By Liz Bhandari // @NFLGirlUK
About the author: Liz Bhandari is an NFL writer, podcaster, and blogger based out of Manchester, England. She is the host of the popular podcast @GridironWine and is the event planner for #NFLUKFanMeetUp events.
Last week, rumours circulated around the Los Angeles Chargers being linked with a move to London. It was very quickly denied by the owner, Dean Spanos who said he has no intention of moving the franchise to London despite reports of a potential relocation. The best part though was their social media team’s reaction and reference to the iconic scene in Wolf of Wall Street where Leonardo Di Caprio’s character Jordan Belfort tells the office, “I ain’t f****** leaving!”.
This year as part of the International Series in London, the NFL held games for the first time at the football (soccer) stadium for Tottenham Hotspur. It is the first-ever stadium outside of the United States to be purpose-built for American Football. So it begs the question, is the UK ready to have its own permanent NFL franchise?
Well, there’s a lot that is involved in such a move, and a million and one questions to consider. Ok so that’s a slight exaggeration, but the fact of the matter is, it isn’t as straight forward as just choosing to move a team, picking them up, and moving them.
As a season ticket holder at both Wembley and Tottenham, I must say that there were two home games that genuinely felt like home games, the Jacksonville Jaguars, and the Los Angeles Rams. As you’ll be aware when the games come to visit London, there are fans from all 32 teams represented. You won’t just see the home and away jerseys.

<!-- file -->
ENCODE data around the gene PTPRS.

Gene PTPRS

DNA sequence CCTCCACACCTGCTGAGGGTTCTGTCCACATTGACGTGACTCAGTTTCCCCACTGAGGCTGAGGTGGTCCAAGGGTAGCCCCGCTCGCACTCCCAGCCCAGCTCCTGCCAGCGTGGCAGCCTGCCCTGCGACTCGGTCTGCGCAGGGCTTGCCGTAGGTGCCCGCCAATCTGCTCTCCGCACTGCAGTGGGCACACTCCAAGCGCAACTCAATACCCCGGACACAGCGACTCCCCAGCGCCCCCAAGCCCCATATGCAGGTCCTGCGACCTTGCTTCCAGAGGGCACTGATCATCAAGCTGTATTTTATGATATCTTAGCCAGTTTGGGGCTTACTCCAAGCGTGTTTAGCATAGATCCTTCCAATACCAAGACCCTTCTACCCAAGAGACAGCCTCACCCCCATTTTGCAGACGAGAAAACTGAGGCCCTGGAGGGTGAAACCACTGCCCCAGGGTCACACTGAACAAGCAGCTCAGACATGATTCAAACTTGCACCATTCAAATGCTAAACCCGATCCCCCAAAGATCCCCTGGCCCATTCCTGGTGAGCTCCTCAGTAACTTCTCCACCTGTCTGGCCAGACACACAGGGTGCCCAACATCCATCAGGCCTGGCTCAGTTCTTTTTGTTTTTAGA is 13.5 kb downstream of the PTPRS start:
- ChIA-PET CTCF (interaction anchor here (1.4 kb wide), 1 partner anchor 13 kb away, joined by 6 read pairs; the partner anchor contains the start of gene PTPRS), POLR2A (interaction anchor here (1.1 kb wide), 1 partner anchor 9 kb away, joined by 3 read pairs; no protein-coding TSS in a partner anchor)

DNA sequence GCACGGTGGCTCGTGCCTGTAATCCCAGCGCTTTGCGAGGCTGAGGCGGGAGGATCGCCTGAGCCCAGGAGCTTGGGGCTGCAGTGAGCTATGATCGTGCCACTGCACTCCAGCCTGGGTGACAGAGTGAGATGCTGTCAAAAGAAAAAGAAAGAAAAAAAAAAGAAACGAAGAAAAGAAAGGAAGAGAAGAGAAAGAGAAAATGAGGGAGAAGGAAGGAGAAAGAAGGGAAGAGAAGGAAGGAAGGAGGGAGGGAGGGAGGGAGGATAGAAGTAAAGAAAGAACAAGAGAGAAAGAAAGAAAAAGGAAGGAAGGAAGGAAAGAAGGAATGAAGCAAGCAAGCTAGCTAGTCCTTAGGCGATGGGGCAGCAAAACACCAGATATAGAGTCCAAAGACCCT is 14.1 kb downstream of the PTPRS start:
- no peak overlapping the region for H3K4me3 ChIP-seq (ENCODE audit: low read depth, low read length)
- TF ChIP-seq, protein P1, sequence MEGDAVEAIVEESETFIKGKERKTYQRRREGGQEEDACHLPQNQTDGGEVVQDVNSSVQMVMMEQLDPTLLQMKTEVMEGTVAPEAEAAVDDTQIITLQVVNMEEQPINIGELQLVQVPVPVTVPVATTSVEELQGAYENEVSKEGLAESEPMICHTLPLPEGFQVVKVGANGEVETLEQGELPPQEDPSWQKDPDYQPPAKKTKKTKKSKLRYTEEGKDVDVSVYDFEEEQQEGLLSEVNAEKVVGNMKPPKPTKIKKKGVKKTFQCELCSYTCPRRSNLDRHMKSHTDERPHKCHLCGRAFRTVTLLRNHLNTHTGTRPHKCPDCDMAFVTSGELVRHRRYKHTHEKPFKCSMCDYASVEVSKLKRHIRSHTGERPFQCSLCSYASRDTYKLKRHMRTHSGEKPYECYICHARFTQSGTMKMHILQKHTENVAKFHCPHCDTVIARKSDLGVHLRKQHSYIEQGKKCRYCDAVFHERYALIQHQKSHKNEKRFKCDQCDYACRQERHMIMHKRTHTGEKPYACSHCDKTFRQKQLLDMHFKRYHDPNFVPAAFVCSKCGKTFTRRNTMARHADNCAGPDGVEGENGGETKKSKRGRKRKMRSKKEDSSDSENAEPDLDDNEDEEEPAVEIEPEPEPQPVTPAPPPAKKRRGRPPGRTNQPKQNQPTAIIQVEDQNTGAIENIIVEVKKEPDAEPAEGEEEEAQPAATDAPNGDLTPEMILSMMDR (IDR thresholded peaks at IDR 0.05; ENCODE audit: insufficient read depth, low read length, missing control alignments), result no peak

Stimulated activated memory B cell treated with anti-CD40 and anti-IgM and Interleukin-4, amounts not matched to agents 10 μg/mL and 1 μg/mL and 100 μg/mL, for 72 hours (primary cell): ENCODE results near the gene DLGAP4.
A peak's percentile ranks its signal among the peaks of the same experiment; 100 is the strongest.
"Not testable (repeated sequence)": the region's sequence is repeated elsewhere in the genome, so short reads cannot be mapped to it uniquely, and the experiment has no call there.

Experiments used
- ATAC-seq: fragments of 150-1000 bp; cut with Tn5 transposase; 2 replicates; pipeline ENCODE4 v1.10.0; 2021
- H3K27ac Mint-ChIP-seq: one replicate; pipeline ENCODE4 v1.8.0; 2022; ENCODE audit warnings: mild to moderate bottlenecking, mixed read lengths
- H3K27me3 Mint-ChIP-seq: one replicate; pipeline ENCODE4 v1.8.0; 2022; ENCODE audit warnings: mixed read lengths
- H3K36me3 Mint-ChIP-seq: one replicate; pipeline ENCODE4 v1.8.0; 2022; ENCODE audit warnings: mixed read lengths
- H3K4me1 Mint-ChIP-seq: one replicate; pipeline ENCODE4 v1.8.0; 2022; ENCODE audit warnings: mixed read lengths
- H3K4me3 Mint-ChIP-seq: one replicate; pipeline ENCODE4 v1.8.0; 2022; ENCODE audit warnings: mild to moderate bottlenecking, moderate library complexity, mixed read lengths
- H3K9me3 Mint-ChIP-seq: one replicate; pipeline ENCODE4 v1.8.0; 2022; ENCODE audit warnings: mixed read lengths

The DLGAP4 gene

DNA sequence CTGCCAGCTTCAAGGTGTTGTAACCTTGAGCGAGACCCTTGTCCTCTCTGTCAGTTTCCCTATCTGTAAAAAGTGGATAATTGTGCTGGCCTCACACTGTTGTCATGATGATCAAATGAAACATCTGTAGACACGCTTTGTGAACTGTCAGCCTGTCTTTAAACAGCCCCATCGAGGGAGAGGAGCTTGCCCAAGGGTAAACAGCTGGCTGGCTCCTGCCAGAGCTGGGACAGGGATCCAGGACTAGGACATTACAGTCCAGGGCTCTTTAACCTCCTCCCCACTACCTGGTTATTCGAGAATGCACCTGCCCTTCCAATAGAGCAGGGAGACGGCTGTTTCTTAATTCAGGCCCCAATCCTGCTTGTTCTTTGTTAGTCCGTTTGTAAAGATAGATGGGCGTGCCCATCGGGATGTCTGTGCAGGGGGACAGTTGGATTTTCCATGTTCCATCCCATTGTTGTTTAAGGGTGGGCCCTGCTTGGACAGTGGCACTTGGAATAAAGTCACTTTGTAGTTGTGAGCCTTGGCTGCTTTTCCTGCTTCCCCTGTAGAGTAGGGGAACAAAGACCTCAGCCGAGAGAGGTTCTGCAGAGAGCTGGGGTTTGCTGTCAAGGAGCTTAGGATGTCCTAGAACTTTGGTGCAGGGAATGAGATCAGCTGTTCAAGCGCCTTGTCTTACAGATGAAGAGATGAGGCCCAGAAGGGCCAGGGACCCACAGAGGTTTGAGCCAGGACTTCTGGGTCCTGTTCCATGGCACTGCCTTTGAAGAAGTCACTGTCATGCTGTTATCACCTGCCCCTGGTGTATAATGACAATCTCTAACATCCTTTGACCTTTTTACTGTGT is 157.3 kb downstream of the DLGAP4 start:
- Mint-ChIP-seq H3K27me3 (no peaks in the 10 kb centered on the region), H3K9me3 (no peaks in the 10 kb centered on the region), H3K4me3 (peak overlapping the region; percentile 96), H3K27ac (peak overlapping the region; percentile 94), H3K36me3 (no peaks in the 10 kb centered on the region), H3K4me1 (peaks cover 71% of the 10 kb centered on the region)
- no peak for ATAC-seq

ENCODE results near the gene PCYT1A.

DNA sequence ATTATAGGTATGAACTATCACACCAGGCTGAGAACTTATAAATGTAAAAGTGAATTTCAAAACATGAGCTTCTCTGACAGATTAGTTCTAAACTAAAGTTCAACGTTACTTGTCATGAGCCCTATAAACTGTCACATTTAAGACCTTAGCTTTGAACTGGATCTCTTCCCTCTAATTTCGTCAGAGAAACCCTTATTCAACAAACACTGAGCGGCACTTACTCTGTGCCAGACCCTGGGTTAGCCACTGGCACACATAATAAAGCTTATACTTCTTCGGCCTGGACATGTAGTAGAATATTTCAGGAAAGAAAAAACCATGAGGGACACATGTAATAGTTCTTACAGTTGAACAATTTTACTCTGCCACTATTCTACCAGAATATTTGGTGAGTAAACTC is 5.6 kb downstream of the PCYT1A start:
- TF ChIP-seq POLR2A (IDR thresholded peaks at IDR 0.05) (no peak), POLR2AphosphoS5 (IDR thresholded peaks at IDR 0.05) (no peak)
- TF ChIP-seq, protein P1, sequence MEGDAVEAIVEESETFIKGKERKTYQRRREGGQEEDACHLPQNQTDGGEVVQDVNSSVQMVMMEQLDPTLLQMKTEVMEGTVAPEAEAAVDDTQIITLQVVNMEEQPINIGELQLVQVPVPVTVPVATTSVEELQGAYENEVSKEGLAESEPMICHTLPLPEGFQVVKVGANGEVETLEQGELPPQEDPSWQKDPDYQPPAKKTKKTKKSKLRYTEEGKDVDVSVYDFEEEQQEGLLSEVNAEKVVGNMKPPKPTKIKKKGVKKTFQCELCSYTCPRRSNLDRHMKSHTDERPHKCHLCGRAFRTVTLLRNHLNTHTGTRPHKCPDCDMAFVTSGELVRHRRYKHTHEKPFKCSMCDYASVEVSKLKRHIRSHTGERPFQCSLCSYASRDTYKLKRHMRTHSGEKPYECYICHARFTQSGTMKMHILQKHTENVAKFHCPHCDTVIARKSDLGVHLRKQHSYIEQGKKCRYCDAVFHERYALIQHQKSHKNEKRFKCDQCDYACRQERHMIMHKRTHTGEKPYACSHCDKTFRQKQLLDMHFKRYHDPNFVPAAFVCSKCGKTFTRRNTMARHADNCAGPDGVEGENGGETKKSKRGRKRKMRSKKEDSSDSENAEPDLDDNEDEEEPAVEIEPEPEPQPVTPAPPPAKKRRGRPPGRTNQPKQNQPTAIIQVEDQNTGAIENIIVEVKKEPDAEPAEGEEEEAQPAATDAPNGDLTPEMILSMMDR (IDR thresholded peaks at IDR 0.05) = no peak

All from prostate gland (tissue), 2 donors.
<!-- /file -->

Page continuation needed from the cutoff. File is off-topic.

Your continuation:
One question that seems to be a concern is attendance at games. Well, for the past few years the UK has consistently sold out 80,000 and 60,000 capacity stadiums. Something some teams in the U.S. struggle to fill. However, that has been for three to four games. Whereas, it would be eight games.
I travel a couple of hundred miles to get to the games in London, so it involves train fare, hotels and then eating meals out. It can get very expensive, and that’s before the tickets are bought. That said though, it is worth mentioning there had been a saga with the tickets this season, and many of Wembley tickets were on websites like StubHub for as little as £8!
So then I have to think, could I realistically afford to be a season ticket holder? Absolutely not, and I’d also be exhausted going back and forth between Manchester and London. I also met a lot of fans who traveled from all over Europe to attend these games, there are also a large number of traveling fans who come over from America too. Would people do that for every game? I’m not so sure. So the next question is, are there enough fans in London to sustain it? I’m also not sure!
We have the stadium, but say we DO have the fans to sustain it, and everything is possible for the move. How would it actually work? Would we have to move the divisions around? Would players live in both the UK and the USA? As boring as it is, there are serious tax implications involved in this. How would the schedule work?t The travel will be exhausting for both sides, and I’m not sure eight consecutive home games followed by eight consecutive away games would be fair.
There is so much more to think about than just moving a team. I love the idea of more American Football here in the UK, but at the same time, I worry that if it fails, would we lose having any games altogether? I’d rather we stick with a concept that works, 3-4 games of differing teams. How about you?
Follow Liz on Twitter at @NFLGirlUK
Find her podcast at @GridironWine